Balanced Fund vs. Debt Funds

Mutual funds get better returns than any other investment instrument. Even though mutual funds are subject to market risk, their risk factor can be minimized if planned thoroughly. Mutual funds are divided into balanced funds, debt funds, and equity funds as per their risk factor.

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The balanced and debt funds are the preferred investment choices owing to their low-risk feature. Under each category, you have different risk profiles and portfolios to achieve your financial goals.

Balanced Funds

Balanced funds are also known as hybrid funds. Such funds allow investors to invest in both debt or equity funds. Depending on your risk appetite and financial goal, you can invest in debt and equity funds in similar or dissimilar proportions. 

Balanced funds have a medium risk factor due to market volatility. However, they assure a certain guarantee on credit because of their balanced or hybrid nature.

Debt Funds

Debt funds are the low-risk instruments that allow investors to yield returns by investing in government securities, corporate bonds, and debentures. These instruments usually have attached fixed income that restricts generating more than fixed returns on your capital. However, you will have a capital guarantee. Most beginners prefer to invest in debt funds because of the government's guarantee.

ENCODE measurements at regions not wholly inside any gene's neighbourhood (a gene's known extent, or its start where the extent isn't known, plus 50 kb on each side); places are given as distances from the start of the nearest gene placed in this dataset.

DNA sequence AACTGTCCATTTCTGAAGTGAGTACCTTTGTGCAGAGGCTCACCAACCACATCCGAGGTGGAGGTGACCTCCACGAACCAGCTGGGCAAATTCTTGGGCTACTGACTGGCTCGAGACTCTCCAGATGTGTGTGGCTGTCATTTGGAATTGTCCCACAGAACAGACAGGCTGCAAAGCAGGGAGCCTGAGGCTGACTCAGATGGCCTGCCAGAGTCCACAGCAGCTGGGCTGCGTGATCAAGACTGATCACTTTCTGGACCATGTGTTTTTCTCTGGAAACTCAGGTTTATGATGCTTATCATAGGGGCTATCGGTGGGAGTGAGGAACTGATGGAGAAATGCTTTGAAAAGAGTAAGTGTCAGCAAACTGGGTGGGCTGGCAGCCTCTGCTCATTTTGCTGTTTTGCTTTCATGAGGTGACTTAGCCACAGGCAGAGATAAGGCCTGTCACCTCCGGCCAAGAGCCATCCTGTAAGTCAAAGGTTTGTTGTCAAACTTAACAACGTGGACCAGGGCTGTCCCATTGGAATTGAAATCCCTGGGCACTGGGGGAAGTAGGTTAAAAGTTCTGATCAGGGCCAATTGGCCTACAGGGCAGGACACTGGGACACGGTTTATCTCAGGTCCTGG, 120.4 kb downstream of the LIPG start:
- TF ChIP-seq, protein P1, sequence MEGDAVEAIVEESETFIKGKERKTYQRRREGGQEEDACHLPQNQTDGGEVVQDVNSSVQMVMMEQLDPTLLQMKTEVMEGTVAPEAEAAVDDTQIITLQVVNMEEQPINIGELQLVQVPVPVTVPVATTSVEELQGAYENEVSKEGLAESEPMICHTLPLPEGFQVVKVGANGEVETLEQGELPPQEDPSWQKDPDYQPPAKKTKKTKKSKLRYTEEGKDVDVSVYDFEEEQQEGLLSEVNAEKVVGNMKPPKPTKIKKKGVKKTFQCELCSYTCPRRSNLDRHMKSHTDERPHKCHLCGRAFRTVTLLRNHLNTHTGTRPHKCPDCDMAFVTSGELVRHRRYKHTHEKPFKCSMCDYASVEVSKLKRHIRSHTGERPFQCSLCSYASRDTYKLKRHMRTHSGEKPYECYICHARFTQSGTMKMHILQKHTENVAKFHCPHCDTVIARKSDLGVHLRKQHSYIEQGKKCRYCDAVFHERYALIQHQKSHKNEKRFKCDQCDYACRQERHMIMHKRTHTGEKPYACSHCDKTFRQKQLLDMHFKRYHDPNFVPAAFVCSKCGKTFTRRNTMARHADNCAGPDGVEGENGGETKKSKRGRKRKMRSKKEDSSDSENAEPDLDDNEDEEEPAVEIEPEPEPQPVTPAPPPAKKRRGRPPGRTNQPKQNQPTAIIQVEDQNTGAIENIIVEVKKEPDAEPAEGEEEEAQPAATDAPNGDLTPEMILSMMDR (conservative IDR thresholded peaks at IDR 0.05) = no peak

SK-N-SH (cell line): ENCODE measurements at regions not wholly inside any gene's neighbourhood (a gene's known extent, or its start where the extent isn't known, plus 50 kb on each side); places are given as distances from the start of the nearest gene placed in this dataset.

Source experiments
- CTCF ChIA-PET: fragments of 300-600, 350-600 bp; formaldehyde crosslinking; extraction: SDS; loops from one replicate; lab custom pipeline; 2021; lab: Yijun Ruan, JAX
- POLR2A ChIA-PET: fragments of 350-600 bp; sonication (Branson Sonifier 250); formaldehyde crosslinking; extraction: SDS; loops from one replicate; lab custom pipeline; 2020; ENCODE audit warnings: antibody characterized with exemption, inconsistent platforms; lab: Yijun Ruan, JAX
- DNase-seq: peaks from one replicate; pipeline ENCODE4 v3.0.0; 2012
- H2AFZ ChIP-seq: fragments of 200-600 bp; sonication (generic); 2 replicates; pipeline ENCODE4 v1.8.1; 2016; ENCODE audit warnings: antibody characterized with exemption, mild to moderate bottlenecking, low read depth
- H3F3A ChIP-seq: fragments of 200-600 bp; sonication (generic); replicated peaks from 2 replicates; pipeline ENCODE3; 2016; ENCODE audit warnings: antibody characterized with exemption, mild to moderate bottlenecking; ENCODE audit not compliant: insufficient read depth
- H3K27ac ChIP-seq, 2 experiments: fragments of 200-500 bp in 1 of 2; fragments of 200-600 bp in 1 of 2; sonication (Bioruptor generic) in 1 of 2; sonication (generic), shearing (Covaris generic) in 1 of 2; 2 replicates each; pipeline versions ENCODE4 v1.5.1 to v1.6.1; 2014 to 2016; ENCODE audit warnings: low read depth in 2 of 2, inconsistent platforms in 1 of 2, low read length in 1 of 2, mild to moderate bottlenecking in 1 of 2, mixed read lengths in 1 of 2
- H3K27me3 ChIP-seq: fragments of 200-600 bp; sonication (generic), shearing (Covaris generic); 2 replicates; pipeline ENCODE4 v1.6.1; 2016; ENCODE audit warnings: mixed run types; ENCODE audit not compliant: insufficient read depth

Comparative Analysis of Balanced Funds and Debt Funds 

Balanced and debt funds both assure guarantee and the risk on the capital that you will be investing. Following is the detailed comparative analysis:

Balanced Funds

Debt Funds

Returns: Whenever we want to make an investment, the first thing we consider is the return that will be yielded on the investment.

Balanced funds yield more returns when compared with debt funds but lower than what equity funds would yield. 

This is because returns of the balanced funds are dependent upon the ratio asset distribution among debt and equity funds. 

Further, the risk factor of the debt and equity funds and the volatile nature of the market also impacts the returns.

Because of their investment into fixed-income instruments, debt funds allow investors to yield small but stable returns throughout the term period.